Monday, November 30, 2020

Where is American Patriotism?

    On infamous 9/11, nineteen terrorists killed 2,977 Americans on our own soil, and our people came together in a wave of patriotism not seen since the Second World War. Flags sold out in days. Political affiliations and differences evaporated. We were united and unanimously defiant in the face of the common enemy.

    In 2020 a new deadly enemy has attacked us everywhere, except this time it is mindless and microscopic. In ten months of terrorism it has infected over 13 million of us and killed over 267,000 of us. For some perspective, that’s 90 times more than those killed on 9/11. It’s 55 times more than our combat deaths in the Gulf War, the Afghan fighting, and Iraq combined. In ten months the toll has been six times the number of American combat deaths in all 19 years of the Vietnam War. Within a week or so the toll will exceed the horrific number of American World War Two combat deaths.

    We have only four percent of the planet’s population, yet we have 19 percent of the global deaths. The curve of infection and death across our nation is nearly vertical, setting terrible records with no end in sight. An American is felled by the virus now every minute of every day. The killer continues to ravage our people and our economy.

    Yet where is American patriotism in the face of this murderous enemy?

    Spring breakers and normally patriotic bikers and political rally attendees and college and neighborhood party goers have continually flouted the best advice of the experts like immunologist Dr. Fauci and Dr. Birx and have defied the imposed state and city restrictions in the name of personal freedom, only deepening the crisis and prolonging economic recovery for all of us.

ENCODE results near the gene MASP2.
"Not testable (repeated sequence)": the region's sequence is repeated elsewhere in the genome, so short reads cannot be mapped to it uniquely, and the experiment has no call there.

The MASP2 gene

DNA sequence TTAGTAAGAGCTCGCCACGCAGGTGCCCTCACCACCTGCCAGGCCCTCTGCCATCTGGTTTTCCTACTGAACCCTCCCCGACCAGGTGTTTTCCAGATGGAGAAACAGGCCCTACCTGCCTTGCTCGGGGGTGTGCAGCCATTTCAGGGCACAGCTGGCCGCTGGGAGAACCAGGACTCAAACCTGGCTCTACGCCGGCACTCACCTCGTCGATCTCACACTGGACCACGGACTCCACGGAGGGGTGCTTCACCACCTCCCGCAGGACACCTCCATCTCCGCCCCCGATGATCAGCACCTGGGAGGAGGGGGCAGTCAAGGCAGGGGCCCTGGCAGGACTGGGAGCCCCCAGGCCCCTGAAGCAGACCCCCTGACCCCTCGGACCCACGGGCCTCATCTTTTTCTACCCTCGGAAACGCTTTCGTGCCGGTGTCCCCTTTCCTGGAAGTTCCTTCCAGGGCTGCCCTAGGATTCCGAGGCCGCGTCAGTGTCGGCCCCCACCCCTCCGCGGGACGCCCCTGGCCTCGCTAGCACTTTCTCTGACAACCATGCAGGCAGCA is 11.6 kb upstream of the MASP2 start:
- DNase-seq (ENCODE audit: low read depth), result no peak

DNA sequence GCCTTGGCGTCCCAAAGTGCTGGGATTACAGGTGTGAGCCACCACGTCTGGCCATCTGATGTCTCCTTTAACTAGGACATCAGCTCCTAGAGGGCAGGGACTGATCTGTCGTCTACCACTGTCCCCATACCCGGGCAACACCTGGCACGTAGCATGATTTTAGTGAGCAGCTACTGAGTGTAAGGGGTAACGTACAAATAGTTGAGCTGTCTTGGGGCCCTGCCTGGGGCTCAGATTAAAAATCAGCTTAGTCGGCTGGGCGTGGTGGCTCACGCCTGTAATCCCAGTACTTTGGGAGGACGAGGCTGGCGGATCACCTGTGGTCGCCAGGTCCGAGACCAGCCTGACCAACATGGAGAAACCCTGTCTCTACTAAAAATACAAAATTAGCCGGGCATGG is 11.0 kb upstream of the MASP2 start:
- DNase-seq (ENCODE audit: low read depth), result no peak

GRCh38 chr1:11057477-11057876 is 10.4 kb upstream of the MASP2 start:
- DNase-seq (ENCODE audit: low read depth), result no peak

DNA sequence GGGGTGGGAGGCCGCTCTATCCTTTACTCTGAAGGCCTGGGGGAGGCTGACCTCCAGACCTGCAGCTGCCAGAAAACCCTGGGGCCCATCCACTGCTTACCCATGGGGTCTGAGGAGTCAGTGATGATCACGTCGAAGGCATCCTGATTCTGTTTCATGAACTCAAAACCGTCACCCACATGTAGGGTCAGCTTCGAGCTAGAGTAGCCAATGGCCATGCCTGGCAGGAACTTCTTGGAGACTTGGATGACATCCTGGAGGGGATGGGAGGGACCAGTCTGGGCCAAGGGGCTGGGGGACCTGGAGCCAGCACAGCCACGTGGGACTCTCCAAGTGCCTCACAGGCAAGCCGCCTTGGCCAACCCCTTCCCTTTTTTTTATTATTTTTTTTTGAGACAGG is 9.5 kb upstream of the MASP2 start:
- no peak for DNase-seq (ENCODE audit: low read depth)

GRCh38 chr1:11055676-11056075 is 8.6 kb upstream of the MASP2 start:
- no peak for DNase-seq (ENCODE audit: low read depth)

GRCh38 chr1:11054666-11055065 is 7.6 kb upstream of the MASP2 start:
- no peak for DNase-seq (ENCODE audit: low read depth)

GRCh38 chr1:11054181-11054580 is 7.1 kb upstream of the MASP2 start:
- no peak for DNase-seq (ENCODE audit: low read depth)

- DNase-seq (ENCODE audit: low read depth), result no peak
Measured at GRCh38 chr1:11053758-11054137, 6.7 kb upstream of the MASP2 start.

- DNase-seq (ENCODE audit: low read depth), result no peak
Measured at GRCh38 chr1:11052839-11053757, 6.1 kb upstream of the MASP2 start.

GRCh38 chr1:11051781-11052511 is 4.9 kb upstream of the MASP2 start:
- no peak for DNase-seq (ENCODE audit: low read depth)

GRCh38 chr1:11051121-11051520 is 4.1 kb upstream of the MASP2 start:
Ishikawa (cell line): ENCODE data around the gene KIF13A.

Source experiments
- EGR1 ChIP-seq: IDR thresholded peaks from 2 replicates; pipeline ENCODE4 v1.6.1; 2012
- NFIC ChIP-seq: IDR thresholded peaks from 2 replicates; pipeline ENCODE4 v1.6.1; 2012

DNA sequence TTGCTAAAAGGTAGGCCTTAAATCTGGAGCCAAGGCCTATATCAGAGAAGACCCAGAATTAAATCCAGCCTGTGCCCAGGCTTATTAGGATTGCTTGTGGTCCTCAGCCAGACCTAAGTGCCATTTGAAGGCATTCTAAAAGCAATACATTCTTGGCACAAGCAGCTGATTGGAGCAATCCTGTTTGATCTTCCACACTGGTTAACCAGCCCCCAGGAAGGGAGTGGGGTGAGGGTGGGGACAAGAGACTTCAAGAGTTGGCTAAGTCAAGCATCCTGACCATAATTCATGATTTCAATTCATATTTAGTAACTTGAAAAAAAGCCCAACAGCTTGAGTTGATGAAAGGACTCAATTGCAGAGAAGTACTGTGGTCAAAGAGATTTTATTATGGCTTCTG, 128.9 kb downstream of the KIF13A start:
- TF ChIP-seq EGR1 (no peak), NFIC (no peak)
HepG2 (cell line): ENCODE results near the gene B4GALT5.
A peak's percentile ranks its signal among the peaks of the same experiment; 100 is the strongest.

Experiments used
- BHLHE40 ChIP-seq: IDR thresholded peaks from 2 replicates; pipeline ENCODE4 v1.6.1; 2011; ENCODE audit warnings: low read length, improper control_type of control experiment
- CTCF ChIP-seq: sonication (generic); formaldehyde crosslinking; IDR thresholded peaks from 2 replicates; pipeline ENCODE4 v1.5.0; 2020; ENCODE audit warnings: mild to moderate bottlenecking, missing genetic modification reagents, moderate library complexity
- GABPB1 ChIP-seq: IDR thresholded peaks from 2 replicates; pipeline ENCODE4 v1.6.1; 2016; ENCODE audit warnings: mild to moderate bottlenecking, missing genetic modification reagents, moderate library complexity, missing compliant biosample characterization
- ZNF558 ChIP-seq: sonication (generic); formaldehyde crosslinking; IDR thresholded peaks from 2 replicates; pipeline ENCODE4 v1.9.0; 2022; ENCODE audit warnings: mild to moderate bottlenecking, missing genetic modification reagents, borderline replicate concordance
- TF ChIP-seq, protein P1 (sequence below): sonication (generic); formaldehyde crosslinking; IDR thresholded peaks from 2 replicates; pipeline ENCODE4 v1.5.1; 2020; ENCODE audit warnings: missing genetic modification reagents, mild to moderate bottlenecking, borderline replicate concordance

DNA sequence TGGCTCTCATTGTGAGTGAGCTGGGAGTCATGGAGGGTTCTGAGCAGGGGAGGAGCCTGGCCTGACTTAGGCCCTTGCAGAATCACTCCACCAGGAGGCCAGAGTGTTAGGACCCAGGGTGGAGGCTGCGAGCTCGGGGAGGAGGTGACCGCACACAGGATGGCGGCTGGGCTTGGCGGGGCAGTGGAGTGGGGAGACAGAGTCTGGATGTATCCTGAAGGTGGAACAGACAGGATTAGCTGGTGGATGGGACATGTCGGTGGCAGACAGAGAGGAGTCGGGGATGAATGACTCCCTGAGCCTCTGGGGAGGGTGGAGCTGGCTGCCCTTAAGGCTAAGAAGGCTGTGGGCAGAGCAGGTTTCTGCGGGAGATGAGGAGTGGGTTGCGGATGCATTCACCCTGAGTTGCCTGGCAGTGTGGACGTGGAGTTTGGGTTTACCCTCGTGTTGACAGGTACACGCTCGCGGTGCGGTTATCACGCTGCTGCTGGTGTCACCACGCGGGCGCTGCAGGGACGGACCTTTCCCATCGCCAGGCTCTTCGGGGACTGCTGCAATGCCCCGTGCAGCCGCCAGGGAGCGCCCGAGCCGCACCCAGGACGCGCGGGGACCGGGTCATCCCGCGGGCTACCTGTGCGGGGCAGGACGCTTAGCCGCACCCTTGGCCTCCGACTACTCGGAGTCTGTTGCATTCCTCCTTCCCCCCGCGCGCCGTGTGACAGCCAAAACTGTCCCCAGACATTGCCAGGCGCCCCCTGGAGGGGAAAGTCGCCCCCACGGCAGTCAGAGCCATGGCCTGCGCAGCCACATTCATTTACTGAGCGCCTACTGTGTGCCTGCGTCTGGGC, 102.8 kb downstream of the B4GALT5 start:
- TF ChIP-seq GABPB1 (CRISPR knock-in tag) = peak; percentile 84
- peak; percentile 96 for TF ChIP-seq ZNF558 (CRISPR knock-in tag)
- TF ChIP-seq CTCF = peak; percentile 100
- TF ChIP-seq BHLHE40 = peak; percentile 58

Severely stressed health care workers and medical science experts recently begged us not to travel and gather this Thanksgiving. Millions of us traveled and gathered anyway.

    Naomi and I decided to watch the Macy’s parade for some uplifting entertainment. The company had scaled it back because, they said, safety was of paramount concern. But none of the parade participants were masked or practicing distancing. There was a heavy police presence, most likely to deter any potential terrorist attack. But not one officer we saw mingling with the crowd was wearing a mask to thwart the invisible killer that stalks across America. Not one. Very few of the thousands of spectators wore masks or bothered to distance. Most cheered loudly. We turned off the coverage in frustration and dismay well before the parade ended.

    Vaccines are on the way, but we’ll need to get through several more months before they can help defeat this invader.

    We have the simple weapons needed to fight the enemy and cut the death toll right now, and we know from examples the world over that they work. Avoiding all unnecessary gatherings. Wearing effective masks. Keeping our distances. Washing our hands. If we will only do these things we can save thousands of lives. Regardless of our individual views, we are all Americans first. And together we can beat this common enemy that is sickening and killing us.

    Please, people.

    Please spread this simple life-saving message among family and friends. It’s more important than ever.



Monday, November 23, 2020

Giving the Right Kind of Thanks   

   The pandemic is obviously and exponentially raging out of control all across America, partly because we’ve had no coherent national plan to fight it (and still do not), and partly because we’ve simply grown weary of it and want it to end. Far too many people have adopted a cavalier attitude and are not wearing masks and not social distancing, even though we’re being told over and over by the qualified experts like immunologist Dr. Fauci that those are the best two weapons we have to effectively combat this scourge that has now killed a quarter million Americans and is breaking records for infections and deaths every day, straining our health care facilities and those who valiantly work within it to their limits.